by Andrea Lan
Countries such as Japan, Switzerland, and Denmark are dabbling in the world of negative interest rates in an effort to encourage spending. Negative interest rates are exactly what they sound like: instead of earning interest on savings, the central bank will shrink the account balance on bank reserves. Theoretically, central banks will target a negative overnight lending rate in an effort to encourage people to spend and banks to loan in order to increase demand for borrowing, while lowering the cost of borrowing.
This however does not mean that all interest rates are negative, it is just a rate that the central bank targets.Fundamentally, people need incentive to save. Thus, the longer people lock down their money, the higher the interest rate will be on those savings. Shown in the chart on the left, the short term lending rate starts negative, while long term bonds still yield a positive return. Consequently, banks are struggling to make a profit and keep excess reserves for overnight interbank lending.
Nevertheless, the theory behind negative interest rates remains to be just that: a theory. Reality shows that negative interest rates do more harm than good. In response to near negligible inflation and falling prices, Japan introduced a .1 of one percent fee on banks’ reserves in 2014. Two years later, “core consumer prices [still] fell .5 percent”. Additionally, only two months post negative interest rates, demand for Japanese bonds increased. Suggesting that despite negative interest rates, people were still willing to secure their money in bonds rather than spend it. Four years later and Japan has yet to hit its 2% target inflation. Though Japan has recently seen a small boost in their economy, it would be a reach to credit it to negative interest rates given the recent increase in prosperity within the global economy. Undoubtedly, the recent inflationary pressures could very well explain the boost in price levels that many of these countries have been looking for. While this unorthodox form of monetary policy has put more money in circulation, it does not mean that the money is being well spent or, for that matter, even spent at all.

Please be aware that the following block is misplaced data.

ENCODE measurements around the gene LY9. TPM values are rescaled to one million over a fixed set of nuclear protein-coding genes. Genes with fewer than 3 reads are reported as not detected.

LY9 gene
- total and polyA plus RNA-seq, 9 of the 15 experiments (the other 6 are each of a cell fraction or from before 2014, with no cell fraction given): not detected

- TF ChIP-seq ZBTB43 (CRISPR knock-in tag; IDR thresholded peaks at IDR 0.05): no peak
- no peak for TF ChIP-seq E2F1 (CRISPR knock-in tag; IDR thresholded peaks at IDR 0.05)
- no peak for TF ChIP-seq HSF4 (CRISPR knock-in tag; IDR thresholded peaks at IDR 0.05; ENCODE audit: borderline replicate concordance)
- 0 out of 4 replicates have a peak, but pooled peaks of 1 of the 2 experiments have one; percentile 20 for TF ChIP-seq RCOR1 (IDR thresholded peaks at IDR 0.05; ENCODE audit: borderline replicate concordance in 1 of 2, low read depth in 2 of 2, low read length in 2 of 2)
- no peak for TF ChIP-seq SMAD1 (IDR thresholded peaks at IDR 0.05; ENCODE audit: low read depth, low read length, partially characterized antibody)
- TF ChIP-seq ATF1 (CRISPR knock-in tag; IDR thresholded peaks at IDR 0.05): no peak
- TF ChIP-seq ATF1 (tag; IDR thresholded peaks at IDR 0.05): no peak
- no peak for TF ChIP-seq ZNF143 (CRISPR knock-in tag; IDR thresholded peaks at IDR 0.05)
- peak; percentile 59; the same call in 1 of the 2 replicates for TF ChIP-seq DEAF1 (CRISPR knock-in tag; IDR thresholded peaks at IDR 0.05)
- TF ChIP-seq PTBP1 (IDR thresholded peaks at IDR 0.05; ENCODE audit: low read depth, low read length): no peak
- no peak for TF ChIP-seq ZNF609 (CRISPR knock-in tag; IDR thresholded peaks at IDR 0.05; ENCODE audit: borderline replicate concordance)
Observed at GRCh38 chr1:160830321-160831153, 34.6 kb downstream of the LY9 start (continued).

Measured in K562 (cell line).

The long term effectiveness of negative interest rates is questionable. Although low interest rates make borrowing cheaper, it does not mean the investments being made are in the interest of increasing capital stock, labor force, and furthering education. Looking into a country who is no stranger to negative interest rates, Denmark has been below zero for five years this July while their prosperity remains dubious. Despite Denmark’s flourishing housing market, the high-risk borrowing that comes with low interest rates leads to unreliable loans. Leaving the country with an influx of potentially-questionable loans if the interest rates were to ever rise again. If the interest rate were to resume positive rates, many will no longer be able to afford their loans, posing the threat of defaulting on loans… sound familiar? In 2008, the millions of people who defaulted on loans which they could not afford largely contributed to the catastrophic collapse of the housing market.
All in all, this new phenomenon has not been proven to be effective in the short run and poses many potential problems for long term growth of an economy. Putting more money in people’s pockets does not guarantee that they will spend it.
Intrigued? This will not be the last that you hear of the fascinating world of negative interest rates, Although interest rates are negative our interest in them certainly is not!